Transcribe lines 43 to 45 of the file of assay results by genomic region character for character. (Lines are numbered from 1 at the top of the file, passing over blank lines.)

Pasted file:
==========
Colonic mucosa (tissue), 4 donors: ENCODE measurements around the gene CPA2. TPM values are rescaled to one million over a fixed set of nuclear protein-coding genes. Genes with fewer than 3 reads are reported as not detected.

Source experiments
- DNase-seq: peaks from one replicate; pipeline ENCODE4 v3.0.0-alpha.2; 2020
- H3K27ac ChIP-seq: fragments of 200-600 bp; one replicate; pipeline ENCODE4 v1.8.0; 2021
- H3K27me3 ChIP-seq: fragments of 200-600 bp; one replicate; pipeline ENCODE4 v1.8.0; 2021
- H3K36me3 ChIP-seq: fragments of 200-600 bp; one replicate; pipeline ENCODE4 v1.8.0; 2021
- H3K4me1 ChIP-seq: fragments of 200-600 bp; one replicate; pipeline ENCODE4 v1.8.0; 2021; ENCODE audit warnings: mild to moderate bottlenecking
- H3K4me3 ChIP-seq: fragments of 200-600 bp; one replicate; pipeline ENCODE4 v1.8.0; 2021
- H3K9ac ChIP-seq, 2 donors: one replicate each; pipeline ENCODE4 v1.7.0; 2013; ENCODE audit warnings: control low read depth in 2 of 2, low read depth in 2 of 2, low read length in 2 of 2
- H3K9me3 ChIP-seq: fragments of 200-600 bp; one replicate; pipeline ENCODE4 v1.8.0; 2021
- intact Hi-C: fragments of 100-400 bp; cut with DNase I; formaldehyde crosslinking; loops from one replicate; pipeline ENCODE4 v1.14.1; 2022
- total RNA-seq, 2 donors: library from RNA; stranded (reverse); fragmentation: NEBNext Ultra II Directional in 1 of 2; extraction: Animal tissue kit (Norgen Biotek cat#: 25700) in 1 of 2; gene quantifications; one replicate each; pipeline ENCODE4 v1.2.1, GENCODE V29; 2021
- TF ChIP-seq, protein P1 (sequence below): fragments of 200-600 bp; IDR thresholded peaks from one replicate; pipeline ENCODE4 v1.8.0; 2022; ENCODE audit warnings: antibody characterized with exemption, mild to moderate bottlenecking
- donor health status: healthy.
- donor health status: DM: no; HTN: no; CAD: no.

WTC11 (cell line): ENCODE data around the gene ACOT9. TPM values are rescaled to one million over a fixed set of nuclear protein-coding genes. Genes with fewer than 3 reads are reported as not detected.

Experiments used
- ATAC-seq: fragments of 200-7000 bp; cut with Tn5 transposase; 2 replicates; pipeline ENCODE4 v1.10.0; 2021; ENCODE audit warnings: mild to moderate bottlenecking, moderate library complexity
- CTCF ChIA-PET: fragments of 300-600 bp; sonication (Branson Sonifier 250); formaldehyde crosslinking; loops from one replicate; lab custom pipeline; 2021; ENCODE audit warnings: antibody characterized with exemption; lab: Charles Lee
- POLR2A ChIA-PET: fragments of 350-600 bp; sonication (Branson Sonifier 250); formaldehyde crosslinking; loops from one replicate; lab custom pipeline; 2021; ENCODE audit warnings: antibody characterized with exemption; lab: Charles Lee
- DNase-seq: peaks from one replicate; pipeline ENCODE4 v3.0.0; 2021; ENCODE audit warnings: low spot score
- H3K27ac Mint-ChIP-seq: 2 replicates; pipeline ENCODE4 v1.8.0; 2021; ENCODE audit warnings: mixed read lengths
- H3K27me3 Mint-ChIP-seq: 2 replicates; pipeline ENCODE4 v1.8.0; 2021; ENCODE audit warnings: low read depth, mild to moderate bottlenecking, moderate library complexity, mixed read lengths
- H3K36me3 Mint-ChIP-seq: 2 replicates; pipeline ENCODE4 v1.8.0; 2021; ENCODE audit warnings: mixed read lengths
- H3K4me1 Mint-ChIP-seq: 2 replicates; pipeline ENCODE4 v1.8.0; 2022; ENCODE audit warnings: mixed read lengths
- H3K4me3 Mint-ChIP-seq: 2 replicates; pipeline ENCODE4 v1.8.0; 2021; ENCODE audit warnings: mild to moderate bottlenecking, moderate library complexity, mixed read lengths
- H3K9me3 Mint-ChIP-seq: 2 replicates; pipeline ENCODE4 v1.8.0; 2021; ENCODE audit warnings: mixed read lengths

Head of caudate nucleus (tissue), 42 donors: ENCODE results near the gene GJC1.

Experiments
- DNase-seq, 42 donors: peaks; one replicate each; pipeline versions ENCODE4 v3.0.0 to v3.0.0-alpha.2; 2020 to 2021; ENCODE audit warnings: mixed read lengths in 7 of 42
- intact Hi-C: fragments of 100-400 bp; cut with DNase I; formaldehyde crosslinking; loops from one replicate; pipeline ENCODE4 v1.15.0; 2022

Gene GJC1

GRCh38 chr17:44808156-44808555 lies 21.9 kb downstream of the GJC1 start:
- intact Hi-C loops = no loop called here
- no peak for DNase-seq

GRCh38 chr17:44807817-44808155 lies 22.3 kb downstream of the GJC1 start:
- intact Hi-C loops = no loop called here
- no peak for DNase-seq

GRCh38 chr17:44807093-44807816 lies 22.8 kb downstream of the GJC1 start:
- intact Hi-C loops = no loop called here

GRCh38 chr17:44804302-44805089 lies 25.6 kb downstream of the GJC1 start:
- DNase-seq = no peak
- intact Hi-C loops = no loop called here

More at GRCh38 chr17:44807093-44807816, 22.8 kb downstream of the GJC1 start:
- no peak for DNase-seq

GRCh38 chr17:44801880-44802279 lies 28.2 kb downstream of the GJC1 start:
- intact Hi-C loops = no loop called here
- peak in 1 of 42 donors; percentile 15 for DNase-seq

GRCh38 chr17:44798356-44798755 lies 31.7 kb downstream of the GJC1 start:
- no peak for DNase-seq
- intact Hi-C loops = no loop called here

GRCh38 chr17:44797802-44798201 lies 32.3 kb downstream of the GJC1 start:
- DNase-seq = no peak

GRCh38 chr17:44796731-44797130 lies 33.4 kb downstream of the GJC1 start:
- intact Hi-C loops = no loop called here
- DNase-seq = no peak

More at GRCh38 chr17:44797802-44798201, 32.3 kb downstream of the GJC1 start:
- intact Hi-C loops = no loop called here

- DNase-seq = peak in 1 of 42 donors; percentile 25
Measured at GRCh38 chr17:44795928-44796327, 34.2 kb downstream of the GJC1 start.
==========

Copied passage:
- intact Hi-C loops = no loop called here

More at GRCh38 chr17:44807093-44807816, 22.8 kb downstream of the GJC1 start:
- no peak for DNase-seq